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Russia Seeks to Reduce Dollar Dominance

The world economy was severely shaken after the outbreak of the Russian-Ukrainian conflict so much that the dollar began to be questioned as the main currency. This was also stated by Gita Gopinat, First Deputy Director General of the International Monetary Fund (IMF). According to her, unprecedented financial sanctions imposed on Russia threaten to gradually reduce the dominance of the US dollar in world trade and could lead to fragmentation of the international monetary system. Gita Gopinat assessed that the comprehensive measures imposed by Western countries on Russia after the attack on Ukraine, and even on the Russian central bank, could encourage the emergence of small currency blocks based on trade between certain groups of countries.

“The dollar would remain the main global currency even in that environment, but fragmentation on a smaller scale is quite possible. “We are already seeing some countries renegotiating the currency in which they will pay for mutual trade,” she said.

These days we are witnessing a real alarm over Russia’s demand that hostile countries pay for gas in rubles. They made an additional move by offering investors to fully buy their $ 2 billion government bonds, for which the coupon expires on April 4. Payment will be made in full for those who will accept the offer in rubles. Russia’s finance ministry says it has paid $ 102 million in bonds with a maturity of 2035, the third payment since Western sanctions called into question Moscow’s ability to service its foreign currency debt. What intention do the Russian financial authorities want to achieve with these moves and can they endanger the US dollar as a primary means of payment in world trade?

The Financial Times reports that Russia has been trying for years to reduce its dependence on the dollar and that the campaign has accelerated significantly since the United States imposed sanctions in retaliation for the annexation of Crimea to Russia in 2014. Despite these efforts, Russia still had about one-fifth of its foreign exchange reserves in dollar-denominated assets just before the start of the military operation in Ukraine, holding a significant portion of those reserves abroad – in Germany, France, Britain and Japan.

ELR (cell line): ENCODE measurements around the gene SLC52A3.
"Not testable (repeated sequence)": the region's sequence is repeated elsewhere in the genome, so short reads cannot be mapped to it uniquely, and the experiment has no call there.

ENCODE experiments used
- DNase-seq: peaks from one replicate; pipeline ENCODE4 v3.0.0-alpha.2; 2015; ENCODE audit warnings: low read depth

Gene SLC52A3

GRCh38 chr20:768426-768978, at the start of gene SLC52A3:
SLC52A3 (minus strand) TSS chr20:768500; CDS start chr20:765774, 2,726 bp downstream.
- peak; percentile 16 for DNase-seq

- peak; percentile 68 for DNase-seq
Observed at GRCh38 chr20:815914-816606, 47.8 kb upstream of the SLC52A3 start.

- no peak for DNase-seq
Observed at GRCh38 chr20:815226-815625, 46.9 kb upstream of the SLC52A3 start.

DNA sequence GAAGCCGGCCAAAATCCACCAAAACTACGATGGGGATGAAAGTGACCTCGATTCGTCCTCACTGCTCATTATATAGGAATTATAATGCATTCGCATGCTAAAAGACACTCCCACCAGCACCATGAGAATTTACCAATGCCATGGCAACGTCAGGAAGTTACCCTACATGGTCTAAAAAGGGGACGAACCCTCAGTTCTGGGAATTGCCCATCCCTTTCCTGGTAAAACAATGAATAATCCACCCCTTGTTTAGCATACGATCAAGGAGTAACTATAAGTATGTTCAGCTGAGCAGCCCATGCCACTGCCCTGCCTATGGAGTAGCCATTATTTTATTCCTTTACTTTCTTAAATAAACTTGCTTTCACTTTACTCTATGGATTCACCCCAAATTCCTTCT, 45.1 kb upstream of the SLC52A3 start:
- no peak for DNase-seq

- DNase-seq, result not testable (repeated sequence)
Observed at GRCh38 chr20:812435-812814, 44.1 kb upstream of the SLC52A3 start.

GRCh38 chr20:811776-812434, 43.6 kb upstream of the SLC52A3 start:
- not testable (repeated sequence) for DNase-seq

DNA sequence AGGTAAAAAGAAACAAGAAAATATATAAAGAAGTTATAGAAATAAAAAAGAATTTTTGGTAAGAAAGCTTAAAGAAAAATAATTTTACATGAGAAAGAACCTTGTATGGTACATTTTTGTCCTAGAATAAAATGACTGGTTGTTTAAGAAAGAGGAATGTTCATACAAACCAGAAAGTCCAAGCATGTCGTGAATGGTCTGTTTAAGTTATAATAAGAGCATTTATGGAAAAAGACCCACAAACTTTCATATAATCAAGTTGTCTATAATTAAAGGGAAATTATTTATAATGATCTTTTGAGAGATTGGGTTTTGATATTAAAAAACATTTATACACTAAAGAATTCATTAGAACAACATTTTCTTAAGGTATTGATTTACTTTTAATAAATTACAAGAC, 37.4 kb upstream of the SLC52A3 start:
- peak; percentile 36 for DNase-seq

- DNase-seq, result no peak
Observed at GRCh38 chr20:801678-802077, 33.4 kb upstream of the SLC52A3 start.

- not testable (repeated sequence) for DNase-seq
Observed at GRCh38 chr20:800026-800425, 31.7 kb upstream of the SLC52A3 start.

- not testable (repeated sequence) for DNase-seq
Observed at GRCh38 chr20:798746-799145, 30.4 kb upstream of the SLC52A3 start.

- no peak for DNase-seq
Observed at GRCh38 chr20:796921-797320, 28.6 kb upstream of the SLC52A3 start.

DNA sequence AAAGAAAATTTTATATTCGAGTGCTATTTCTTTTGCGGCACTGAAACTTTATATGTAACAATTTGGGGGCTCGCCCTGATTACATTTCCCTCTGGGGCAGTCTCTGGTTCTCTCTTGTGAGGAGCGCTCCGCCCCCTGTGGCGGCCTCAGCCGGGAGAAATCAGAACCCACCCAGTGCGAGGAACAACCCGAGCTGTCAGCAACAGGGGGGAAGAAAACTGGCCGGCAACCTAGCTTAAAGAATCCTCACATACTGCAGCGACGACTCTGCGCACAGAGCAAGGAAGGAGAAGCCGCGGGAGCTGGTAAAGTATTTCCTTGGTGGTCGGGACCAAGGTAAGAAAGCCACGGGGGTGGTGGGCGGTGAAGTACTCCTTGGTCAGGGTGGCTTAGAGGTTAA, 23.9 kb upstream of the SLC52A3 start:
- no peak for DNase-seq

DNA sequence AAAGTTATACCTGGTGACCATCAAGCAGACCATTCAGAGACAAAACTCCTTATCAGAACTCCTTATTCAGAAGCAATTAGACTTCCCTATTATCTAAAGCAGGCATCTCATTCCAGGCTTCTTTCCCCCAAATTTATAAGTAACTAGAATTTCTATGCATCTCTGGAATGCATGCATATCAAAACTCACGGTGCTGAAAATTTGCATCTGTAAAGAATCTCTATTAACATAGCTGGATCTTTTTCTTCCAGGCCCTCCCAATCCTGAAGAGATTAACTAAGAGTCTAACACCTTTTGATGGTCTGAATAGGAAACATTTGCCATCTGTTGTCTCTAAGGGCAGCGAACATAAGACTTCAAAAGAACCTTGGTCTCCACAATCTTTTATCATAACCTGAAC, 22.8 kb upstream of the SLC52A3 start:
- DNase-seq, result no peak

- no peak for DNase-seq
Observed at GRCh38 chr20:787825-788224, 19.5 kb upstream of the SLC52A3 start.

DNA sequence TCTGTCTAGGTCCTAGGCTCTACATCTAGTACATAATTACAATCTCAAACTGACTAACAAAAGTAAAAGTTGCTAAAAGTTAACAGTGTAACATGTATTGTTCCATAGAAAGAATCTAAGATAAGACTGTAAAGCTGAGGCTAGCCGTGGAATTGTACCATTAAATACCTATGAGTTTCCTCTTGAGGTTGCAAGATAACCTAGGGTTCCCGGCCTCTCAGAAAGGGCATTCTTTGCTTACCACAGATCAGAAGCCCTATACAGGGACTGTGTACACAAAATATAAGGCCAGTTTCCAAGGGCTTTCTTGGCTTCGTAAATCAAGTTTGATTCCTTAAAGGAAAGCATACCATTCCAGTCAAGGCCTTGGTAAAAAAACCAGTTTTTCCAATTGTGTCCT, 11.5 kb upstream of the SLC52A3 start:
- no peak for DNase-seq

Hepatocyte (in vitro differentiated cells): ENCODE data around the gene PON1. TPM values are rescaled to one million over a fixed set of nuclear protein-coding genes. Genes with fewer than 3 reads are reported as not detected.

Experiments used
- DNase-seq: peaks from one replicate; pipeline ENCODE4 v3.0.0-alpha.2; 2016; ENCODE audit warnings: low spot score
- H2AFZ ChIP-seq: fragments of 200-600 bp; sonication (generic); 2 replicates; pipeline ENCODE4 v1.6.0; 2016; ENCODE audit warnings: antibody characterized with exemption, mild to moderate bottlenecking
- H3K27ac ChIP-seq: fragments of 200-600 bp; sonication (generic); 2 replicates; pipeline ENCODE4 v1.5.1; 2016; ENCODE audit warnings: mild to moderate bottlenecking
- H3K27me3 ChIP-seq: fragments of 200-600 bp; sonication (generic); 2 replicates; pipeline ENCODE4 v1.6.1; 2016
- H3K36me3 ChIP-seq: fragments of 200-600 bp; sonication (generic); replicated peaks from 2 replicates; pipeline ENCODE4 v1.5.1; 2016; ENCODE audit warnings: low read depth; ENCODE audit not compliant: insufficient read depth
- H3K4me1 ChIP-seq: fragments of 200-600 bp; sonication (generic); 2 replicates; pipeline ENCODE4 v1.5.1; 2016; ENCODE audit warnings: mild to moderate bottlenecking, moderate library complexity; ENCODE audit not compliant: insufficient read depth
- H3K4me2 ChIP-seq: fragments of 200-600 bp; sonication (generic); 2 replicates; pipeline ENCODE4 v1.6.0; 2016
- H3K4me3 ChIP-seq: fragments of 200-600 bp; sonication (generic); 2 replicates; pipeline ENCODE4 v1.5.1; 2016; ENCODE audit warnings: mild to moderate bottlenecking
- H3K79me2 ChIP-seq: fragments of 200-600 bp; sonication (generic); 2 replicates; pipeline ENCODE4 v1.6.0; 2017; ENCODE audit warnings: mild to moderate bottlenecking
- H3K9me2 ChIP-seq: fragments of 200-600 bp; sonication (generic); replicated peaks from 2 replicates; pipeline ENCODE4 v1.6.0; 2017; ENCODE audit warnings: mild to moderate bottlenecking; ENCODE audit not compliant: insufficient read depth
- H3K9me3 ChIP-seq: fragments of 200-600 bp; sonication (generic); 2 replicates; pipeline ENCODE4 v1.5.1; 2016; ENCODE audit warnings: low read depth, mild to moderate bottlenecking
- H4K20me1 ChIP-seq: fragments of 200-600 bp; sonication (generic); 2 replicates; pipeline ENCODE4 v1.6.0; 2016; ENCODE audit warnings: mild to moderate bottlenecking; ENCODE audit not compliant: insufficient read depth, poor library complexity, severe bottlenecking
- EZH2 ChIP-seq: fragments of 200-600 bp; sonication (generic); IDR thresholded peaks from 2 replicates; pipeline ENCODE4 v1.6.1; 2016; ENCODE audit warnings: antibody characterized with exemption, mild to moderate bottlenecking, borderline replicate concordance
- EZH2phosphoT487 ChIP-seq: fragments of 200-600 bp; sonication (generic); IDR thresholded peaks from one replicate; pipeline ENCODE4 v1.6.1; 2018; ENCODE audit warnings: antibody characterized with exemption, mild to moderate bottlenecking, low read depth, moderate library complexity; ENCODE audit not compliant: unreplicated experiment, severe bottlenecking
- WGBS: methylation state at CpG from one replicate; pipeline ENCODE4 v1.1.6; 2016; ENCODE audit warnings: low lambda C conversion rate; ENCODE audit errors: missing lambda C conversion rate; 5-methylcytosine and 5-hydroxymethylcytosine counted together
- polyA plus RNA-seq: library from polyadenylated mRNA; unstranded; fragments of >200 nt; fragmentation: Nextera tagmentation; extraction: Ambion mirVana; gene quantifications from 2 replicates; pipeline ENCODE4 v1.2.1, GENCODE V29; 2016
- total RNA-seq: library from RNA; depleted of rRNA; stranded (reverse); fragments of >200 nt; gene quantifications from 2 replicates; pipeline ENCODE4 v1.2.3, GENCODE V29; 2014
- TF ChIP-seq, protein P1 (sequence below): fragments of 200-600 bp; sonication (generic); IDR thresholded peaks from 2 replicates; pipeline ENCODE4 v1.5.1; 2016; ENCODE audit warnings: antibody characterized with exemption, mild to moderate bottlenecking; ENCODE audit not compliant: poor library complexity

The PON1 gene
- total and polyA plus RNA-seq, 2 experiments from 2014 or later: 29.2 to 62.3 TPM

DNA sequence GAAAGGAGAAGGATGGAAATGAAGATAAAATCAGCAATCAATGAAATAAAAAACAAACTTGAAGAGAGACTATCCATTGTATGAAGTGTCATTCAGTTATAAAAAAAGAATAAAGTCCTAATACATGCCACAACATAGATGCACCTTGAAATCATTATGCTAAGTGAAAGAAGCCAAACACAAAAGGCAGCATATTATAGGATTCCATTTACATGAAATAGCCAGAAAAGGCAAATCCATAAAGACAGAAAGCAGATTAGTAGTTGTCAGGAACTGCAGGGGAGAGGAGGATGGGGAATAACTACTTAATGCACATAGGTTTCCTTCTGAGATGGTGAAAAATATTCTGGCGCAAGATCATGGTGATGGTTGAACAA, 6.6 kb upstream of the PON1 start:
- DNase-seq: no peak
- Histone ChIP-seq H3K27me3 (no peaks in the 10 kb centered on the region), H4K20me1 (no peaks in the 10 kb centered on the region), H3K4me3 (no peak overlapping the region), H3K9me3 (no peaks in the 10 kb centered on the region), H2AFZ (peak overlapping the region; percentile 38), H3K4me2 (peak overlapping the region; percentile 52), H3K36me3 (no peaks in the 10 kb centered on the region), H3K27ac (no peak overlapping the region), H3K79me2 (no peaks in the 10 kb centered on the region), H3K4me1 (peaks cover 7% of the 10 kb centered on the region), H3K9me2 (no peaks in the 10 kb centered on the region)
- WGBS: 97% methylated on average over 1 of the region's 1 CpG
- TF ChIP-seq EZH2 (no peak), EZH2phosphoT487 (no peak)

The yuan can not replace the dollar

The US dollar’s share of international reserves has fallen from 70 per cent to 60 per cent in the last two decades, with the share of other currencies traded led by the Australian dollar. Approximately a quarter of the decline in the share of the US dollar can be explained by the greater use of the Chinese yuan (renminbi). However, less than three percent of the central bank’s global reserves are denominated in Chinese currency, according to the IMF. Beijing was in the process of internationalizing renminbi before the current crisis and is already ahead of other countries with the introduction of the central bank digital currency, and Gita Gopinat believes that the yuan is unlikely to replace the dollar as the dominant world currency.

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